I can't find much about him that would explain my grandfather's curious retort. First of all, which Pototzky was he talking about -- Gregor, Felix, S.S., or Andreas, all of whom were Counts? Also, the name can be spelled 'Pototzky' or 'Pototsky' or completely differently. He must have been important in his time as many tours of Russian republics feature tours of his palace/museum, but none of which address who he was or why he was important.
I decided to focus on Andreas Pototzky, the Austrian Governor of Galicia, because he had lived at about the right time. This Pototzky apparently was an aristocratic pole hated by the peasants (though he probably wasn't unique in that way). He only appears in a New York Times article of Sept. 28, 1915 when the fugitive wanted in Austria for his assassination applied for political asylum in the U.S. The only seeming relevance of this crime is that it was committed for largely the same reasons that Crown Prince Ferdinand of Hungary (aka Archduke Ferdinand of Austria) was later assassinated, which led to the start of the first World War.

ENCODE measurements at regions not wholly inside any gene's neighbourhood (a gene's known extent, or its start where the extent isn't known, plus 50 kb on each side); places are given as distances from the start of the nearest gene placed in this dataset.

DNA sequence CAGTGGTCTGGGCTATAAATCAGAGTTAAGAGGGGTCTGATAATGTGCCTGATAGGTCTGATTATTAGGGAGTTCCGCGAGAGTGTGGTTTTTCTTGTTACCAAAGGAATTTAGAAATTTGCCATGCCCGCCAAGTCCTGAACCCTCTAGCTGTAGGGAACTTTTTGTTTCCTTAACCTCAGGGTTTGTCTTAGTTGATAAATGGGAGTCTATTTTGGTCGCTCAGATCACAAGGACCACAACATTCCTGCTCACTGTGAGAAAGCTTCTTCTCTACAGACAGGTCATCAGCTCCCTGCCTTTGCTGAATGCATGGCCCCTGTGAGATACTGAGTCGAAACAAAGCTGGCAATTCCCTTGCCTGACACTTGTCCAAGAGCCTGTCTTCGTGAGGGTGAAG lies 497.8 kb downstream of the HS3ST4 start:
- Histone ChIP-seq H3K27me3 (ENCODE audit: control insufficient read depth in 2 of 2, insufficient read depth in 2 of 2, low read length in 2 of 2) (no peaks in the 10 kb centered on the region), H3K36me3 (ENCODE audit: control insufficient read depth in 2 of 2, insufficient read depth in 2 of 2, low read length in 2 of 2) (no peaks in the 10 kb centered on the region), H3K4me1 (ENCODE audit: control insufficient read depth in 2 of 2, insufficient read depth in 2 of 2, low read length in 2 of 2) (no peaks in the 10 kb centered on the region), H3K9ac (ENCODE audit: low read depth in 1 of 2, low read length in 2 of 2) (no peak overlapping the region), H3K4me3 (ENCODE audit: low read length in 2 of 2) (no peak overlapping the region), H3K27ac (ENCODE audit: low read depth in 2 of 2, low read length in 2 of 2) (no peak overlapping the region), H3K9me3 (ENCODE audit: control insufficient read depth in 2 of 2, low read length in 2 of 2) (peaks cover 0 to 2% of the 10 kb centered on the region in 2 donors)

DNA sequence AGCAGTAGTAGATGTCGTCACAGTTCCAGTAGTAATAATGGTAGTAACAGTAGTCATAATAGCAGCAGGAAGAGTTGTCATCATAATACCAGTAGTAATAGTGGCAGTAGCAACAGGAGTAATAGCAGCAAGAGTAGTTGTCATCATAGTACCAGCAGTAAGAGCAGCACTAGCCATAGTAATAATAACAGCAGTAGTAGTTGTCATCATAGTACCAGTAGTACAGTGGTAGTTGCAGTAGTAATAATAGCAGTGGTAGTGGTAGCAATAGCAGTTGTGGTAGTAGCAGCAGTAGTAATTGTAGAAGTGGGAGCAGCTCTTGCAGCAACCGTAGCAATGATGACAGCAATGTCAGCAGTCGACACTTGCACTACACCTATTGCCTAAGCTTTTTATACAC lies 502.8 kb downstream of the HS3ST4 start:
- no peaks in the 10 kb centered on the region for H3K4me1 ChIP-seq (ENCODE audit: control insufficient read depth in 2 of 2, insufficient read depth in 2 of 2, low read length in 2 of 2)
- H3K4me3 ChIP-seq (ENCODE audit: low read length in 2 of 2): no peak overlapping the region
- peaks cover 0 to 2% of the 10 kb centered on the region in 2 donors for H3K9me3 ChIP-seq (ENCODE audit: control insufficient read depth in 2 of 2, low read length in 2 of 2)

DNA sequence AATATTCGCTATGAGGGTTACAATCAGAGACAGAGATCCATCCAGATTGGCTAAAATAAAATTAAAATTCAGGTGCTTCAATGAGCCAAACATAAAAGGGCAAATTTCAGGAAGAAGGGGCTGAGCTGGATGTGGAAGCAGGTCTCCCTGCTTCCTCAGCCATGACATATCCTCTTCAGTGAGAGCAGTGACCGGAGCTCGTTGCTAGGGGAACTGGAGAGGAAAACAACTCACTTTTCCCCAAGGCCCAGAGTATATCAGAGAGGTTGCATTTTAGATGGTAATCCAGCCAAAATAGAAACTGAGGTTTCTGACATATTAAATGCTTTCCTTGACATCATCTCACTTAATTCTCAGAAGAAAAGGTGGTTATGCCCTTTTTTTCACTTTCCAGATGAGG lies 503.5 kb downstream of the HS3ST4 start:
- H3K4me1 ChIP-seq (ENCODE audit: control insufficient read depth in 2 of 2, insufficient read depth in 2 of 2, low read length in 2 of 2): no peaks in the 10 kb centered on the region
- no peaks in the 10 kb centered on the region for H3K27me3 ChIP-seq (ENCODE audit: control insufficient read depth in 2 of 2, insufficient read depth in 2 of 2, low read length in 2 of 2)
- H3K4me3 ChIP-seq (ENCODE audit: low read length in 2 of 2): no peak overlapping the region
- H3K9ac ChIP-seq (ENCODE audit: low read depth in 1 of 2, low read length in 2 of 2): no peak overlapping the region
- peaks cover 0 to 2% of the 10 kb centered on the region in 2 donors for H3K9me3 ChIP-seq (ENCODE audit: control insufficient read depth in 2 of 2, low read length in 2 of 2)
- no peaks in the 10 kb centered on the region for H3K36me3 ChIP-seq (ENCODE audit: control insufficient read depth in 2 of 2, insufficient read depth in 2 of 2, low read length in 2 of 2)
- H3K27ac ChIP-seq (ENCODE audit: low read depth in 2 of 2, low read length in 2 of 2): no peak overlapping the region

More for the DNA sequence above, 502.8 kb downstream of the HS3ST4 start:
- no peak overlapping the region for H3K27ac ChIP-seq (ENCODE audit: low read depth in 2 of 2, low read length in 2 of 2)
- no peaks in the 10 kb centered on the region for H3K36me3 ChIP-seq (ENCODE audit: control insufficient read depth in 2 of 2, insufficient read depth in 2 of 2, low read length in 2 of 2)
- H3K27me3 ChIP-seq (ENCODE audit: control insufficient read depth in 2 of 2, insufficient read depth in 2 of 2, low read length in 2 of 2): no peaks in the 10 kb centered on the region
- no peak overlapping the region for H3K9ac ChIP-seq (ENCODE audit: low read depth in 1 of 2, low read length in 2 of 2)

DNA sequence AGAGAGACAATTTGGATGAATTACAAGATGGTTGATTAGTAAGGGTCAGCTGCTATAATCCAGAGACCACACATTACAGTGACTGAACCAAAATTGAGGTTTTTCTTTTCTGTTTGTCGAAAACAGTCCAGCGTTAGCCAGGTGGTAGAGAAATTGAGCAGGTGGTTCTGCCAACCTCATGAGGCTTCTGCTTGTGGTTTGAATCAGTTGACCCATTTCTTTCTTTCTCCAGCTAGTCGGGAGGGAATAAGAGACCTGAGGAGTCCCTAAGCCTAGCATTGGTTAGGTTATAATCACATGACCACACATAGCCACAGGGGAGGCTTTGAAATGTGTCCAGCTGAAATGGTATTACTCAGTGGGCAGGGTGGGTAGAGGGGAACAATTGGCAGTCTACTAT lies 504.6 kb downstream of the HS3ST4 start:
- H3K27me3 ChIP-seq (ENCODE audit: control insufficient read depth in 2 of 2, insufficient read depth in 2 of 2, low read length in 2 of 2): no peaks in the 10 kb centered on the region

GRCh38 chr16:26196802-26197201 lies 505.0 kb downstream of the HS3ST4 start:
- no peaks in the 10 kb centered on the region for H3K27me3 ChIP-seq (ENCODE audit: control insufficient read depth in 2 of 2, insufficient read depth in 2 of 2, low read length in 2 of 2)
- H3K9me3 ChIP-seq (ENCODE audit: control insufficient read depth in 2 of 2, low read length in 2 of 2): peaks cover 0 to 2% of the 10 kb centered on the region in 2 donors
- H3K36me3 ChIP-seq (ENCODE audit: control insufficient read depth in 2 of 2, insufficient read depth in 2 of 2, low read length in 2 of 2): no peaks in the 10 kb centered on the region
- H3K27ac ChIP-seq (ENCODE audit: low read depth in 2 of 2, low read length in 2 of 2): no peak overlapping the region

It's possible, however, that my grandfather had been referring to an earlier Count Pototsky, "an eighteenth century Polish nobleman who allegedly converted to Judaism in Amsterdam and was burned at the stake."
The bottom line is: I have no idea what my grandfather meant. Anyone with insight is invited to weigh in.